Anyone else stressing themselves out with their end-of-year deadlines? 🙋‍♂️

Tyler Dane
3 replies
I often stress myself out in December by scrambling to finish my projects before the new year. That way I can share all I did this year and feel good about myself. It's part of a cycle that might sound familiar to my fellow high-achievers: Achievements -> Validation -> Self-love. If I get enough impressive things done this year, I'll earn enough praise to power me through to next. But missing a deadline or goal takes a big toll on my self-image. Loosening my grip on end-of-year goals has definitely helped my sanity. But I'm still working on breaking free from the achievement cycle. If you've also dealt with this, what worked for you?


bell hooks says that we “have learned to think about love primarily in relation to…the context of reward and punishment. From early childhood on, most of us remember being told we were loved when we did things pleasing to our parents.” My first thought, reading your post, is that you should think about your childhood. Did your parents reward you for visible achievements, like good grades, and withhold love at other times? (I experienced this! I learned that in therapy.) When you are always trying to project this image of yourself as accomplished, you naturally feel a split between your authentic self and your “accomplished” self. However, “this division between a false self invented to please others and a more authentic self need not exist when we cultivate positive self-esteem” (bell hooks). One important element of self-esteem is how you actually spend your time - do you spend your time at a job you enjoy? “Many jobs undermine self-love because they require that workers constantly prove their worth.” When I ask whether you enjoy your job, I’m not asking whether you think it is worth tolerating for future material gain. Enjoying your job means that you find it emotionally fulfilling on its own, NOT as a means to an end. Would you do your job for free? There are so many reasons we struggle we with self-love. We live in a culture that tells us to buy more and more in order to fix our supposed imperfections (ex: “anti-aging” makeup and skincare). Resisting those messages is difficult. If this is a feeling you have regularly - needing yearly accomplishments to feel valuable - I encourage you to: - Go to therapy and talk about your childhood - Be honest about your failures and flaws to everyone you know, so you can live as your authentic self I don’t struggle with the “achievement cycle” anymore, but I had feelings similar to you before talking about my childhood in therapy. I don’t think therapy is a solution to every emotional problem, but it actually helped me in this case.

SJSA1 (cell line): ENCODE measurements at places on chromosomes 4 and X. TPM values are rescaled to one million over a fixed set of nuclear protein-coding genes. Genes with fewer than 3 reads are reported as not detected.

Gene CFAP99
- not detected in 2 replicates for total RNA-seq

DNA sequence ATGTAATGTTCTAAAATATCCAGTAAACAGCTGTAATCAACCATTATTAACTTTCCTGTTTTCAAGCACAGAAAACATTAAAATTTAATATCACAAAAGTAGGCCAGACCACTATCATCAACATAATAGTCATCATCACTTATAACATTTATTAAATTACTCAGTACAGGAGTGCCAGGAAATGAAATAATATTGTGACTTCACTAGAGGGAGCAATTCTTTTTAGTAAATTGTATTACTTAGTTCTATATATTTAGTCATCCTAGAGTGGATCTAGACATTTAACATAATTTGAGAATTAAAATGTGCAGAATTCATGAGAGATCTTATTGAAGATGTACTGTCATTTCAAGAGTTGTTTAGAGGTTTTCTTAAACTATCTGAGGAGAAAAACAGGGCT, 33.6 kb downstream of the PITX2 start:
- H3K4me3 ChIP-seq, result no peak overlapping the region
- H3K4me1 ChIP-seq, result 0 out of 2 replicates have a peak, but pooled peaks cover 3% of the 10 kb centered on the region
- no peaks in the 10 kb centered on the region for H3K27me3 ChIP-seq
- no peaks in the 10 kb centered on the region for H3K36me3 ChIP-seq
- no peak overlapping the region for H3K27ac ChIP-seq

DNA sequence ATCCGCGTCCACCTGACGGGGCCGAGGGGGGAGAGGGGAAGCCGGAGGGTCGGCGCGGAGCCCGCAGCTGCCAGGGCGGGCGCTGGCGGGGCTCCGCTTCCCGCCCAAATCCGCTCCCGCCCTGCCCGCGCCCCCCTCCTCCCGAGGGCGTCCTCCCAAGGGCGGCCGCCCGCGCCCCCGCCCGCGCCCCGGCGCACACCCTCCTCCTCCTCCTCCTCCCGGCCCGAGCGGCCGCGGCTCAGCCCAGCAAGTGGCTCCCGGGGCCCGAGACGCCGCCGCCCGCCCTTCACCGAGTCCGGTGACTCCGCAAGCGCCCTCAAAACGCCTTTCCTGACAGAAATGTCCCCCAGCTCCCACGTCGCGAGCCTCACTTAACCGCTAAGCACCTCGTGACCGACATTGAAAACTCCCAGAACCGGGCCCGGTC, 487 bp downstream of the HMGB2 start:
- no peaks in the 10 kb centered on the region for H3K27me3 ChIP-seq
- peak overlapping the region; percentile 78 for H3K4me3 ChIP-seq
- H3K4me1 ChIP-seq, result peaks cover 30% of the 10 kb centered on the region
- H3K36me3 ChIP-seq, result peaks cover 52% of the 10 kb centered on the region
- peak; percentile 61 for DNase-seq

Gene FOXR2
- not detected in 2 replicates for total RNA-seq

Tyler Dane
@enderm Thanks for the detailed response. The authentic vs accomplished self is a nice way to summarize it
Nope - on holiday :)